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Getting keyed in on musical talent

by Steve McClure

I don’t like the phrase “child prodigy.” It sounds vaguely condescending, and it brings to mind images of pushy parents forcing reluctant children to follow in the footsteps of Beethoven, Mozart and Michael Jackson.

But that term is entirely appropriate in describing one of Japan’s most promising musicians, jazz pianist Takashi Matsunaga. Although he’s just 16, Matsunaga is a very hot and assured player. I was lucky enough to see him play a couple of numbers at Toshiba-EMI’s semiannual “Music Talks” sales presentation, where he blew the audience away with his powerful hard-bop style.

Matsunaga was joined on stage by female jazz violinist Naoko Terai, another excellent player signed to Toshiba-EMI. She is very much in the Stephane Grappelli tradition of swingin’ jazz violin, playing with a verve and an obvious sense of enjoyment.

Billed as “the youngest pro jazz pianist in Japan,” Matsunaga is a Kobe native who began playing piano and organ at age 5. At 10, he won the grand prize in a nationwide electric-organ competition, after which he became the pupil of Tadao Kitano, who previously taught renowned jazz pianist Makoto Ozone.

Matsunaga gave his first public performance when he was 15, and attracted widespread attention with his performance on the TV show “Anyone Can Be Picasso” earlier this year. Under his recording contract with Toshiba-EMI, his debut album will be released next year.

Although he plays with the confidence and command of an adult, Matsunaga’s remarks to the audience were delivered rather high-pitched, betraying his age.

“This is the first time I’ve seen Rainbow Bridge,” he said in his boyish voice, instantly winning the hearts of the audience.

Takashi Matsunaga will be performing at the Ginza Yamaha Hall on Nov. 8. For tickets and further information, call the Nihon Ongakuka Kyokai at (03) 3585-3903.

Another highlight of the “Music Talks” event was seeing five of Japan’s top New Age musicians performing together. Billed as the “New Age All Stars,” the one-time ensemble comprised Hideki Togi, who has a made a career of updating gagaku (ancient court music); popular young shamisen player Hiromitsu Agatsuma; Kotaro Oshio, an acoustic guitarist in the Michael Hedges percussive tradition; Chen Min, who plays the plaintive two-stringed, bowed erhu of China; and Wu Fang, who plays the zheng, the 20-stringed ancestor of Japan’s koto.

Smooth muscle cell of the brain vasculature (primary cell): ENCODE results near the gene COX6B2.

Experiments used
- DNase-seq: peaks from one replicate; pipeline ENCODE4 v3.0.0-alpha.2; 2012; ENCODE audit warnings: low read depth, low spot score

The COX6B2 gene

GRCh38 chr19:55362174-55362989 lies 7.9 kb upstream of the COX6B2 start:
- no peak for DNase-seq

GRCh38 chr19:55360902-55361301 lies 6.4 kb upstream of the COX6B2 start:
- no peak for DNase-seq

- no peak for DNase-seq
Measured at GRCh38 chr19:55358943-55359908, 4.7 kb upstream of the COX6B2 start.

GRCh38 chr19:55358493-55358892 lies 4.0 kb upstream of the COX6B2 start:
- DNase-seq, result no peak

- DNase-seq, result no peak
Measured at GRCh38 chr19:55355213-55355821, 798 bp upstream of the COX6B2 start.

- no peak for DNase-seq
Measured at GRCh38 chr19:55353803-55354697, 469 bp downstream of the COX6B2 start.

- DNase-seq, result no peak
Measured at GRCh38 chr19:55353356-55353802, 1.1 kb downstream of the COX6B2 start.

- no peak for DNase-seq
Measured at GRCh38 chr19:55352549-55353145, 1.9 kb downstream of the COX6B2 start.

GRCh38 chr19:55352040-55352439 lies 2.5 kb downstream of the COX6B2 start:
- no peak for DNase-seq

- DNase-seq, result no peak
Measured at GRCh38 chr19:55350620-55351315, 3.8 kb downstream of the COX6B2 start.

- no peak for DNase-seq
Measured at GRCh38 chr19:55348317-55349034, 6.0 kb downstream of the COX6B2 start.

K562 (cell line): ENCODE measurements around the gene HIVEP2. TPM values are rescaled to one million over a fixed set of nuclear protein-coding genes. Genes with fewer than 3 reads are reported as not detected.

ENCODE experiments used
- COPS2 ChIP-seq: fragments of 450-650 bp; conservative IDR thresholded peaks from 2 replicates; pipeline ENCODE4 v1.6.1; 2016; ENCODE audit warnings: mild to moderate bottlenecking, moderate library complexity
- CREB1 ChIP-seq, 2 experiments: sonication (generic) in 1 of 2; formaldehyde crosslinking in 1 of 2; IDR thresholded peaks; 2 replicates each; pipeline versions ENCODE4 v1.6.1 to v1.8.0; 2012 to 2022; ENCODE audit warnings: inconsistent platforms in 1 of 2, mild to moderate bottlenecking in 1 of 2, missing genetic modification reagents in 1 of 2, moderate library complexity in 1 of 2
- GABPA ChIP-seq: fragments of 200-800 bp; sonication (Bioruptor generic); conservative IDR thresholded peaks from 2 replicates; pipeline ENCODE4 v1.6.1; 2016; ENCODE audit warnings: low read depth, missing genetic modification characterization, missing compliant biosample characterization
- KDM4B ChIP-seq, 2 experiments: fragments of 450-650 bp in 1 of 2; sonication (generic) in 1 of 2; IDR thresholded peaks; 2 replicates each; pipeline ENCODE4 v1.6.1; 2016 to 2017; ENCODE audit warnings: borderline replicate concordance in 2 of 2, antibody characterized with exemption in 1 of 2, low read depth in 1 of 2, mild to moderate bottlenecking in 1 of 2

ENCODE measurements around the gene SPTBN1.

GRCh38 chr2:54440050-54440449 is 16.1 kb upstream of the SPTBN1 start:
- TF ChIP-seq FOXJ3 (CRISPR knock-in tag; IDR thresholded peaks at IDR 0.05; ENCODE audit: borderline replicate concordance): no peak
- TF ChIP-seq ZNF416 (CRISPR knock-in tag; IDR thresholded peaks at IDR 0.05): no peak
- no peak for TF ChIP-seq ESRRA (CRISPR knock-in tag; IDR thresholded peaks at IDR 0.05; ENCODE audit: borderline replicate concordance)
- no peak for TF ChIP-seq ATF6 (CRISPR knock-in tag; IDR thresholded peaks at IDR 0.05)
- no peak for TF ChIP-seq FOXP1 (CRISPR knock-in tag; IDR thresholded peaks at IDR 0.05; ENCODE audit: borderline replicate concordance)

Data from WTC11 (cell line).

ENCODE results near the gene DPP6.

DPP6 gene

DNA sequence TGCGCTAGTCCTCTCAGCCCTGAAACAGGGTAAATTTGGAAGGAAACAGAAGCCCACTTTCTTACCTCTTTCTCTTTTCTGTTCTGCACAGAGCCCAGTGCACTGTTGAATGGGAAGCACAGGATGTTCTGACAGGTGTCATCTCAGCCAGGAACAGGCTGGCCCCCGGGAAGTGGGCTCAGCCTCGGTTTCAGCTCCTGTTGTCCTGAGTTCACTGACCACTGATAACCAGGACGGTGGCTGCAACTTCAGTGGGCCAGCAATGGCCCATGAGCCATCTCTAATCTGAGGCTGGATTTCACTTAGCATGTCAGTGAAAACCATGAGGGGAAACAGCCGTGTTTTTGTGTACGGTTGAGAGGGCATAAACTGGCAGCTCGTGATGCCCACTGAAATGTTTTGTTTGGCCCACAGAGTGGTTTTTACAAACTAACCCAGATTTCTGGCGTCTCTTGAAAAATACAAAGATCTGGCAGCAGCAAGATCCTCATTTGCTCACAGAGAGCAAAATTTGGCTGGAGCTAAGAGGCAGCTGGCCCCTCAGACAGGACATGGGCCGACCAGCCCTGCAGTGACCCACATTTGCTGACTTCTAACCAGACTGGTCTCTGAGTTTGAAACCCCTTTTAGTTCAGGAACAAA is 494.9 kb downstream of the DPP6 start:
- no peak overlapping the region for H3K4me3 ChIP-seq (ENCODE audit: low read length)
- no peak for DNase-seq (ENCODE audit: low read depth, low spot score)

It was inspiring to see Japanese and Chinese musicians playing together, showing that East Asia’s rich musical traditions are being kept alive by young and talented musicians.

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The good people at Tower Records Japan, not to mention loyal Tower customers such as your humble scribe, can breathe easier now that the sale of the chain to Nikko Principal Investments Japan has been finalized after several postponements.

Tower Japan’s American parent company, MTS, decided to sell its 53-store Japanese operation late last year after being caught in a credit crunch. It wasn’t an easy decision to make, since the consistently profitable Tower Japan was the jewel in the crown of MTS’ worldwide operations.

The good news is that nothing will really change at Tower Japan. The current management, headed by Keith Cahoon, will remain in place and Tower will continue to do what it does best: stock a well-chosen mixture of new releases and older catalog material, as well as hire staff who actually know something about music.

Over the next three years, Tower Japan plans to expand the chain to 70 outlets.

Said Cahoon: “Our new situation in Japan gives us a greater degree of freedom, more focus and stronger financing. While we intend to carry forward the core values on which Russ Solomon founded Tower Records, we look forward to operating as an independent company.”

The folks at Nikko are apparently firm believers in the if-it-ain’t-broke-don’t-fix-it philosophy, which augurs well for Tower Japan’s future. If a rival chain or less-visionary company had bought out the chain, it could have been a very different story.